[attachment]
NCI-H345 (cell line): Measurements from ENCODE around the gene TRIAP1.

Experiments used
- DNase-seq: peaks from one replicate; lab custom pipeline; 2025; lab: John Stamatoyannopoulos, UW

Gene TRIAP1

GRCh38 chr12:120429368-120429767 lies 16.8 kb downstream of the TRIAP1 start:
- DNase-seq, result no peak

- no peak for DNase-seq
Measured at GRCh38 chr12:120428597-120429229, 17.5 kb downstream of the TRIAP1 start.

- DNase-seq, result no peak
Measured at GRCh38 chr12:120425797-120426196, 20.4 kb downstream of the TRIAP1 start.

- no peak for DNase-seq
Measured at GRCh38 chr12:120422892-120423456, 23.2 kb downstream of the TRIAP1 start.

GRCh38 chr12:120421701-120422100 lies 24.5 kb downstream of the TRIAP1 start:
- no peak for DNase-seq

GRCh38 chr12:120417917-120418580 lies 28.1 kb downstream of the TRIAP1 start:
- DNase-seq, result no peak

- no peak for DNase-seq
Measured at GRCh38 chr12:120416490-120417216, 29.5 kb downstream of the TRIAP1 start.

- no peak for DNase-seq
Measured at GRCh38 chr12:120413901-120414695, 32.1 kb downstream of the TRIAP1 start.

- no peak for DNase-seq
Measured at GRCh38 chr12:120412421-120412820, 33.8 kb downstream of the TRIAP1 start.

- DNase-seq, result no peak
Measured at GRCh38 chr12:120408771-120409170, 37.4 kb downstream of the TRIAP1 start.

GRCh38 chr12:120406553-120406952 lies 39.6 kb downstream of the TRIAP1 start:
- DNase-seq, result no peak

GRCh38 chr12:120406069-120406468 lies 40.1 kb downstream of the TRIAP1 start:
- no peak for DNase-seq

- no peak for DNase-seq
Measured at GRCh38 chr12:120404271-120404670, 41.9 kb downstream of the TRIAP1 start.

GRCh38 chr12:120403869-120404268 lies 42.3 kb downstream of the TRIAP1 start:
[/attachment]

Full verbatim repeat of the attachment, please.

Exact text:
NCI-H345 (cell line): Measurements from ENCODE around the gene TRIAP1.

Experiments used
- DNase-seq: peaks from one replicate; lab custom pipeline; 2025; lab: John Stamatoyannopoulos, UW

Gene TRIAP1

GRCh38 chr12:120429368-120429767 lies 16.8 kb downstream of the TRIAP1 start:
- DNase-seq, result no peak

- no peak for DNase-seq
Measured at GRCh38 chr12:120428597-120429229, 17.5 kb downstream of the TRIAP1 start.

- DNase-seq, result no peak
Measured at GRCh38 chr12:120425797-120426196, 20.4 kb downstream of the TRIAP1 start.

- no peak for DNase-seq
Measured at GRCh38 chr12:120422892-120423456, 23.2 kb downstream of the TRIAP1 start.

GRCh38 chr12:120421701-120422100 lies 24.5 kb downstream of the TRIAP1 start:
- no peak for DNase-seq

GRCh38 chr12:120417917-120418580 lies 28.1 kb downstream of the TRIAP1 start:
- DNase-seq, result no peak

- no peak for DNase-seq
Measured at GRCh38 chr12:120416490-120417216, 29.5 kb downstream of the TRIAP1 start.

- no peak for DNase-seq
Measured at GRCh38 chr12:120413901-120414695, 32.1 kb downstream of the TRIAP1 start.

- no peak for DNase-seq
Measured at GRCh38 chr12:120412421-120412820, 33.8 kb downstream of the TRIAP1 start.

- DNase-seq, result no peak
Measured at GRCh38 chr12:120408771-120409170, 37.4 kb downstream of the TRIAP1 start.

GRCh38 chr12:120406553-120406952 lies 39.6 kb downstream of the TRIAP1 start:
- DNase-seq, result no peak

GRCh38 chr12:120406069-120406468 lies 40.1 kb downstream of the TRIAP1 start:
- no peak for DNase-seq

- no peak for DNase-seq
Measured at GRCh38 chr12:120404271-120404670, 41.9 kb downstream of the TRIAP1 start.

GRCh38 chr12:120403869-120404268 lies 42.3 kb downstream of the TRIAP1 start: